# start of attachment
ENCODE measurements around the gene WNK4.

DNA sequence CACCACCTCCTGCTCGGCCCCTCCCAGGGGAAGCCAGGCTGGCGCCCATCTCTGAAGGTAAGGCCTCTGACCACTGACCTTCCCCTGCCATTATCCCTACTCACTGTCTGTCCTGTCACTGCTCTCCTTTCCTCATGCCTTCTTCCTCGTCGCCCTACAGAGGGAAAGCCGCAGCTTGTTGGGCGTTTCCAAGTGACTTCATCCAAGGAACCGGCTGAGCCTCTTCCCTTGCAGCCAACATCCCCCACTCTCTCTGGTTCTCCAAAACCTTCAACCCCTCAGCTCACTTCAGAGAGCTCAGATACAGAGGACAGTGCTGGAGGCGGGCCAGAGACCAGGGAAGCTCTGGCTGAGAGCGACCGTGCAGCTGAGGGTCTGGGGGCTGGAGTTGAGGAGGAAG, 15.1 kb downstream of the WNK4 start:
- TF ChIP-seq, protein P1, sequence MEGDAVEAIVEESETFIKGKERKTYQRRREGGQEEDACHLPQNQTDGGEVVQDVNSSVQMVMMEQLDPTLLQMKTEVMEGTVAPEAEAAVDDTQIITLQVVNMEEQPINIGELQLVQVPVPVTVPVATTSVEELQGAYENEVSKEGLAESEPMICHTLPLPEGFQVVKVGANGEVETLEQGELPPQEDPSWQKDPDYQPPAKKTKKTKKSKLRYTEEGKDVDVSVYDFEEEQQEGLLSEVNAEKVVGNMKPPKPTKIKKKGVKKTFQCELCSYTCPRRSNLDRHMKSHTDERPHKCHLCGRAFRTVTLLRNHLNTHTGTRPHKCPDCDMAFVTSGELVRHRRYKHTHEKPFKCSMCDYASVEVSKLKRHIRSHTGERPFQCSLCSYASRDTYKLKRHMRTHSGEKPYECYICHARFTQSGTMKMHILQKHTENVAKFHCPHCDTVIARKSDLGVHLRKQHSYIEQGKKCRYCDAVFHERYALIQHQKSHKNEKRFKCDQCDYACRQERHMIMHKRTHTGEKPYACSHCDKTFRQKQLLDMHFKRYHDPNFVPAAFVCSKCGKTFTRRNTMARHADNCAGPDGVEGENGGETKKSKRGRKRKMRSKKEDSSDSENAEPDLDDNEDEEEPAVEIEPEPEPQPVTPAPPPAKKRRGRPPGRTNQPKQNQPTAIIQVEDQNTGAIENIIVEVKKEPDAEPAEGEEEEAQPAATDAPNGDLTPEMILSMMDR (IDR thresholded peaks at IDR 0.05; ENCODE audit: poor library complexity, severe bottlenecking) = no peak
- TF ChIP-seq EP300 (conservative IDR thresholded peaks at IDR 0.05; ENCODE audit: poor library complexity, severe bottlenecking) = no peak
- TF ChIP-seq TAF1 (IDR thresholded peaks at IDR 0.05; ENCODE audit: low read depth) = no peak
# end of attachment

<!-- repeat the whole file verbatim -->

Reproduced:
ENCODE measurements around the gene WNK4.

DNA sequence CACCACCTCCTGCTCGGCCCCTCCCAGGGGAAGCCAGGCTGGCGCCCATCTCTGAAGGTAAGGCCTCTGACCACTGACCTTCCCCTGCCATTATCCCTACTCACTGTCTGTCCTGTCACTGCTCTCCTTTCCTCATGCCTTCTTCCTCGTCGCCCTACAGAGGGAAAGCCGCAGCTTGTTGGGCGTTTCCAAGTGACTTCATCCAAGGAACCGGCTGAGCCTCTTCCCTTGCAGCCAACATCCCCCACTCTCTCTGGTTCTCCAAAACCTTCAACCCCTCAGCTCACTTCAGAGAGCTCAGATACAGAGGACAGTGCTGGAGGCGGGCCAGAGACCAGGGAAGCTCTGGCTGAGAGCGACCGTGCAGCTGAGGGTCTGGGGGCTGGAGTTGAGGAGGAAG, 15.1 kb downstream of the WNK4 start:
- TF ChIP-seq, protein P1, sequence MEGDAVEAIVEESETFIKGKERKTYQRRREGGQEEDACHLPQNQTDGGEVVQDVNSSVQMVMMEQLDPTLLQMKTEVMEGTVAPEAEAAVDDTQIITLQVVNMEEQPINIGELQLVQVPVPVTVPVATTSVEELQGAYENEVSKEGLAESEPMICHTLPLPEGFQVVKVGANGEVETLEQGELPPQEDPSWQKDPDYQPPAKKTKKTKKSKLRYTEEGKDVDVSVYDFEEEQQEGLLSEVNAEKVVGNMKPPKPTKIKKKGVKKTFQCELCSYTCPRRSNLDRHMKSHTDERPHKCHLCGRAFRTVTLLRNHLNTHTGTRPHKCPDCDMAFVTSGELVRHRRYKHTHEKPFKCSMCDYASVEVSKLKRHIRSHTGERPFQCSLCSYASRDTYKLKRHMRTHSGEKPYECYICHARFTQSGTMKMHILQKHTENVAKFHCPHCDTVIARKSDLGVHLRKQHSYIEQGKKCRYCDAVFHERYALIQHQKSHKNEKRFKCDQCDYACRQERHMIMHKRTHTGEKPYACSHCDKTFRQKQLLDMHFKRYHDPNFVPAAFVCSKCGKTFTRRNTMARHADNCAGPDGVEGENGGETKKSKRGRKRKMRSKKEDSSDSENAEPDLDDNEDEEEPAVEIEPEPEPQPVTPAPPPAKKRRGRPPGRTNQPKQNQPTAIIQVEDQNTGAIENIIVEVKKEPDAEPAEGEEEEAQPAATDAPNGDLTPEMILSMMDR (IDR thresholded peaks at IDR 0.05; ENCODE audit: poor library complexity, severe bottlenecking) = no peak
- TF ChIP-seq EP300 (conservative IDR thresholded peaks at IDR 0.05; ENCODE audit: poor library complexity, severe bottlenecking) = no peak
- TF ChIP-seq TAF1 (IDR thresholded peaks at IDR 0.05; ENCODE audit: low read depth) = no peak